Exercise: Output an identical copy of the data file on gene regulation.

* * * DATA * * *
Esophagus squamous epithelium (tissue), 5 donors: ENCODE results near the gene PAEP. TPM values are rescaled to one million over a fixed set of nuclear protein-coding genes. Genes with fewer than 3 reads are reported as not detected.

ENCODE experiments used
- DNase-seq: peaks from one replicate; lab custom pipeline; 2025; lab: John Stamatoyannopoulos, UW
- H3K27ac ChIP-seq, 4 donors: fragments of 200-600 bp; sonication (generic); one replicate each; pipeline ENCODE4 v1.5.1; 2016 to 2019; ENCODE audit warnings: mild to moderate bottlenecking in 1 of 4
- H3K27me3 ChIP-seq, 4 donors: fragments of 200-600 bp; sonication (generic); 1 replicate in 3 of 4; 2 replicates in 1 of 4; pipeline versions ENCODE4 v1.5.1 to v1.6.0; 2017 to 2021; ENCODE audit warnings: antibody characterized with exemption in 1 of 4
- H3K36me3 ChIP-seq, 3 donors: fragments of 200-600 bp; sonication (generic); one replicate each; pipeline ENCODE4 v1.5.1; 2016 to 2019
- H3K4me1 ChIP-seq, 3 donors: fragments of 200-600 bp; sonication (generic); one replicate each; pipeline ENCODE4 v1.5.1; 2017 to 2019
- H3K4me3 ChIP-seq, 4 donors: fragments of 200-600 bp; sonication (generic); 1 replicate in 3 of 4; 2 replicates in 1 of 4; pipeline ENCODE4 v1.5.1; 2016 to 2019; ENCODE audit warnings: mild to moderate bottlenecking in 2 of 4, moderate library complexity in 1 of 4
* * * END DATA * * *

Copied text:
Esophagus squamous epithelium (tissue), 5 donors: ENCODE results near the gene PAEP. TPM values are rescaled to one million over a fixed set of nuclear protein-coding genes. Genes with fewer than 3 reads are reported as not detected.

ENCODE experiments used
- DNase-seq: peaks from one replicate; lab custom pipeline; 2025; lab: John Stamatoyannopoulos, UW
- H3K27ac ChIP-seq, 4 donors: fragments of 200-600 bp; sonication (generic); one replicate each; pipeline ENCODE4 v1.5.1; 2016 to 2019; ENCODE audit warnings: mild to moderate bottlenecking in 1 of 4
- H3K27me3 ChIP-seq, 4 donors: fragments of 200-600 bp; sonication (generic); 1 replicate in 3 of 4; 2 replicates in 1 of 4; pipeline versions ENCODE4 v1.5.1 to v1.6.0; 2017 to 2021; ENCODE audit warnings: antibody characterized with exemption in 1 of 4
- H3K36me3 ChIP-seq, 3 donors: fragments of 200-600 bp; sonication (generic); one replicate each; pipeline ENCODE4 v1.5.1; 2016 to 2019
- H3K4me1 ChIP-seq, 3 donors: fragments of 200-600 bp; sonication (generic); one replicate each; pipeline ENCODE4 v1.5.1; 2017 to 2019
- H3K4me3 ChIP-seq, 4 donors: fragments of 200-600 bp; sonication (generic); 1 replicate in 3 of 4; 2 replicates in 1 of 4; pipeline ENCODE4 v1.5.1; 2016 to 2019; ENCODE audit warnings: mild to moderate bottlenecking in 2 of 4, moderate library complexity in 1 of 4